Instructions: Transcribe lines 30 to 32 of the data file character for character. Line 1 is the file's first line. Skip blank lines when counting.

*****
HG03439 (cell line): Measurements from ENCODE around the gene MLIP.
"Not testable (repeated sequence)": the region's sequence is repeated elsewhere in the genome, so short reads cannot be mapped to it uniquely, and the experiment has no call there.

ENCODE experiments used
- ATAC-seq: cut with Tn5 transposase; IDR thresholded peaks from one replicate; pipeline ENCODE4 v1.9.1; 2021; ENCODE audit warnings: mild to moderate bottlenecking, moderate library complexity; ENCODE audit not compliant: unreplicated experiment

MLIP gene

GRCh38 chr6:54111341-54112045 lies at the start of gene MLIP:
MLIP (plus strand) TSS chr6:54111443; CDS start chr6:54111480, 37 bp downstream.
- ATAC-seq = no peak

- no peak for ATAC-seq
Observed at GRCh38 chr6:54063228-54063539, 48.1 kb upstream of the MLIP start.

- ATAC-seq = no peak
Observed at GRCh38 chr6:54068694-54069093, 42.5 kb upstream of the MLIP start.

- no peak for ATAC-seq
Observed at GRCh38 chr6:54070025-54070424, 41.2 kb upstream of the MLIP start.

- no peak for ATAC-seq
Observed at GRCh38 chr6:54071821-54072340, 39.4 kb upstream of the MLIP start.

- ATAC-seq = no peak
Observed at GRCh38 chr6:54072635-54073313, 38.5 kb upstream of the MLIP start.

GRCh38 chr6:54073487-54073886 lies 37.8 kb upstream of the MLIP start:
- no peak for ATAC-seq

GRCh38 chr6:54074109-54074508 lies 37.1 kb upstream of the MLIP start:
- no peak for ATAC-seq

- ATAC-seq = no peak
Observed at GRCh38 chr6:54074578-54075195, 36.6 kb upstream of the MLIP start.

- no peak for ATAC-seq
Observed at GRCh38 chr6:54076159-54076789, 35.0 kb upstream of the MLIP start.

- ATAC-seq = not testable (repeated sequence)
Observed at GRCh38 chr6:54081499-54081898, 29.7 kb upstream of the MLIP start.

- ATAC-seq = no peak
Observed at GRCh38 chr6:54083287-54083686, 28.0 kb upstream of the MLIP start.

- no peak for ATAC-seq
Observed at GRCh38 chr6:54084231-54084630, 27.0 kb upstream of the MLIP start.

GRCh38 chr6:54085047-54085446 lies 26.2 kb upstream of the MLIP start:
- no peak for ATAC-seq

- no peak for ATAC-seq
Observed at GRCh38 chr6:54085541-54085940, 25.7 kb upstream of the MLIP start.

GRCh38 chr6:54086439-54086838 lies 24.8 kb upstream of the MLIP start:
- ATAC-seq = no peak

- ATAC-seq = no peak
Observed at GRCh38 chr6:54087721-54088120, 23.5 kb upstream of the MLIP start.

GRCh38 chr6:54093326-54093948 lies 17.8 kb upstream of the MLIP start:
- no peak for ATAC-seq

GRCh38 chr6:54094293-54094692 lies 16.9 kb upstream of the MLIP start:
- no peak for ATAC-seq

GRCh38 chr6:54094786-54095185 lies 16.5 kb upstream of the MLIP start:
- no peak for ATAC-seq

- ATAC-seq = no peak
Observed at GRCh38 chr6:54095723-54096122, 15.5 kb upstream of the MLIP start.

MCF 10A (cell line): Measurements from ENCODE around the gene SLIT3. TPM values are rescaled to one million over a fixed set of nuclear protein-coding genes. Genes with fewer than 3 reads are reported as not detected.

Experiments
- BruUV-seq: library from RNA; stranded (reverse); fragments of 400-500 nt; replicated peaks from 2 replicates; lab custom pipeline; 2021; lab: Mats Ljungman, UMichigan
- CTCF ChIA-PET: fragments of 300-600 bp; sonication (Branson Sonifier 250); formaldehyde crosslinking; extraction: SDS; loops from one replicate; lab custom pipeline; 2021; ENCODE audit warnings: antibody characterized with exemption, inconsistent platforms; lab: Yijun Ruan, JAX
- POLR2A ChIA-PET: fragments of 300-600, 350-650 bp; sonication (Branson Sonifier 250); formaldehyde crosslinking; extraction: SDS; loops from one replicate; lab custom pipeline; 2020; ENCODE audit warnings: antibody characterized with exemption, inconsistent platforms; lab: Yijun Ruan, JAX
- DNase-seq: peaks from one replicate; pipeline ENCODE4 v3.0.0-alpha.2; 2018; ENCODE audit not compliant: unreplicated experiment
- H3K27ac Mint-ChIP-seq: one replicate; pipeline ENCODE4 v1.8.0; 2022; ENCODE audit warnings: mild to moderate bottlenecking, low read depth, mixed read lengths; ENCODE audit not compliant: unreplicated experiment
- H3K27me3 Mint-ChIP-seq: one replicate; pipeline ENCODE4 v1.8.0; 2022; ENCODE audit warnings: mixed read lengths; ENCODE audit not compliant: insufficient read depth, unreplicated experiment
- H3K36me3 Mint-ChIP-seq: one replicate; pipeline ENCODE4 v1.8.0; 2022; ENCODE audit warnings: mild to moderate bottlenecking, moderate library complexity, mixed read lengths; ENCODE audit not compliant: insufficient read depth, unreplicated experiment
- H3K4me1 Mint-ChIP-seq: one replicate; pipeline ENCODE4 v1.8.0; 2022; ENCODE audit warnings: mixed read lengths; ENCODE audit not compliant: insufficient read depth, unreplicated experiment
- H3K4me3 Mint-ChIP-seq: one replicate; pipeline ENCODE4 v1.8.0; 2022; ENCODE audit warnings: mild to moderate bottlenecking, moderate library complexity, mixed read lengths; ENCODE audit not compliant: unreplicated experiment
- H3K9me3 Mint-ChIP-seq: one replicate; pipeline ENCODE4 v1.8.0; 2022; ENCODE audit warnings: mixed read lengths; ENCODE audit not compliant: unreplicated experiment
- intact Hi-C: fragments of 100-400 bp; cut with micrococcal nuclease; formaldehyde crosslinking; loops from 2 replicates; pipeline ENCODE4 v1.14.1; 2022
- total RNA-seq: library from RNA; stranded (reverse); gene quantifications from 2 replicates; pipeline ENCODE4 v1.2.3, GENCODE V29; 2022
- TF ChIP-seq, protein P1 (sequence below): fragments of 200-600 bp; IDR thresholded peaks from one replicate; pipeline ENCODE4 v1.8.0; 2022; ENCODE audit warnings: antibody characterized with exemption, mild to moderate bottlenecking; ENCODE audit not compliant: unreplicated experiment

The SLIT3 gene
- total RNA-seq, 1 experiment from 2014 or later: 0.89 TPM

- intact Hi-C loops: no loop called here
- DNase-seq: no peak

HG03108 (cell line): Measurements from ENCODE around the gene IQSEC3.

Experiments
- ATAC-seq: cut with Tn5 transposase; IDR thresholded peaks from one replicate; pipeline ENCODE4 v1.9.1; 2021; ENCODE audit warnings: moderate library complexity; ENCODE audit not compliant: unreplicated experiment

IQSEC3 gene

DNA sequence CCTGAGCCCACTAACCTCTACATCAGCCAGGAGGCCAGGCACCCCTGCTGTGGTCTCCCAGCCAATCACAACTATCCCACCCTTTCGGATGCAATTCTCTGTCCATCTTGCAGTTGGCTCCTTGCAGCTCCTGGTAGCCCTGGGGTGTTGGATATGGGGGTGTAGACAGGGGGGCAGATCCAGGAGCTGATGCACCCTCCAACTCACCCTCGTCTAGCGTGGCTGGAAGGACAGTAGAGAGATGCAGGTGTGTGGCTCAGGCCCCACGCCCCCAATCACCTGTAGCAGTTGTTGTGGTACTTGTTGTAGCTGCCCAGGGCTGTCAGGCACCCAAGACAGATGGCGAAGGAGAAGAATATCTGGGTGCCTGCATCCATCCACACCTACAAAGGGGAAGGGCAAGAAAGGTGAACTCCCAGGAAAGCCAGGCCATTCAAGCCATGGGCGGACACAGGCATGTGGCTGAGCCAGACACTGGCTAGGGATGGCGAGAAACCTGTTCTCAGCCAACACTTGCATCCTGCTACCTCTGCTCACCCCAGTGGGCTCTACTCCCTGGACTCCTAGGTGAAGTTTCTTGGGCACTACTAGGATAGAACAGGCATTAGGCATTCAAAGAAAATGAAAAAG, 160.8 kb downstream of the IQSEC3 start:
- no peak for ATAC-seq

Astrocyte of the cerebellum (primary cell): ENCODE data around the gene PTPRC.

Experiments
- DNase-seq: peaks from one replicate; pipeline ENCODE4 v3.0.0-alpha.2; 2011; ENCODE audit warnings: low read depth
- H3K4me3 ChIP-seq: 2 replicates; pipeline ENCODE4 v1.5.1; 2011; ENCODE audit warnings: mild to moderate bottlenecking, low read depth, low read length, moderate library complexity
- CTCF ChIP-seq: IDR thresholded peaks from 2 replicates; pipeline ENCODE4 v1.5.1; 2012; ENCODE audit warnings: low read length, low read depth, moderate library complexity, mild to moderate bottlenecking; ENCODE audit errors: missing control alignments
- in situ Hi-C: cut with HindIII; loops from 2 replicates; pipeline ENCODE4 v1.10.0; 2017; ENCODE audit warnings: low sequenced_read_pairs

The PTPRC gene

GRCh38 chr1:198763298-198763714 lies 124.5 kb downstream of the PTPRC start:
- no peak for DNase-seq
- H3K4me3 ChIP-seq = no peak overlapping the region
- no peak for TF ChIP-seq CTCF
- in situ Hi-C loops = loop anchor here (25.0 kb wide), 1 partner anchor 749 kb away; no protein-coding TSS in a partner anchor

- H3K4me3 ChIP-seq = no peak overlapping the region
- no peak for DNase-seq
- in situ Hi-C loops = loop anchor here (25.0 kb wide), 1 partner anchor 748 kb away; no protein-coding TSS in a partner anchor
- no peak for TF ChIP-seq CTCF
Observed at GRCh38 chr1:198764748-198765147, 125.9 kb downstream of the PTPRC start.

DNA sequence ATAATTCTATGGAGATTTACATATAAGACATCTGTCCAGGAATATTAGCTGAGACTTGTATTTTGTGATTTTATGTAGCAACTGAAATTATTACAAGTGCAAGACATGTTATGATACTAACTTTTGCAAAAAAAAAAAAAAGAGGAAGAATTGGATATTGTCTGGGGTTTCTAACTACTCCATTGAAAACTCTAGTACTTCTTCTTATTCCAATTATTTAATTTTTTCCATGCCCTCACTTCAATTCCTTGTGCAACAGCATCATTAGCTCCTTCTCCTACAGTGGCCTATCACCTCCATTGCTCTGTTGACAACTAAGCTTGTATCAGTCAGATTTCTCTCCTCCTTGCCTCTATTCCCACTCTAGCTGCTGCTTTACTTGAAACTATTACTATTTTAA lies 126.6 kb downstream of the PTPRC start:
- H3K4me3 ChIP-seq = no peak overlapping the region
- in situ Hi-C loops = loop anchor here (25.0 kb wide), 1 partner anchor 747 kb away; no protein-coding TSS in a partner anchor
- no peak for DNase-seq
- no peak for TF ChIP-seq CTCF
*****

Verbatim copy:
Observed at GRCh38 chr6:54083287-54083686, 28.0 kb upstream of the MLIP start.

- no peak for ATAC-seq
Observed at GRCh38 chr6:54084231-54084630, 27.0 kb upstream of the MLIP start.